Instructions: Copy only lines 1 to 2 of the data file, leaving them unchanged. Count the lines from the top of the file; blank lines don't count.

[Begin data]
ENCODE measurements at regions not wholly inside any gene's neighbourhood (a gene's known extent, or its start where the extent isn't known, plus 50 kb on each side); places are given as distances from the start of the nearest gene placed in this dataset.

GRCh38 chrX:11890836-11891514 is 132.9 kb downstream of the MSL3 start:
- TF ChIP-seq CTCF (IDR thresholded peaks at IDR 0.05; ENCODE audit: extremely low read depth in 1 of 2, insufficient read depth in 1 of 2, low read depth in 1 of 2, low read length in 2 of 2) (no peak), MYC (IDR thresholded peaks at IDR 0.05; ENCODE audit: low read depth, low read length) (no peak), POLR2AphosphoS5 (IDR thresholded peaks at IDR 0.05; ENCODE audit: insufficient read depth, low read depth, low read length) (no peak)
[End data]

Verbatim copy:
ENCODE measurements at regions not wholly inside any gene's neighbourhood (a gene's known extent, or its start where the extent isn't known, plus 50 kb on each side); places are given as distances from the start of the nearest gene placed in this dataset.

GRCh38 chrX:11890836-11891514 is 132.9 kb downstream of the MSL3 start: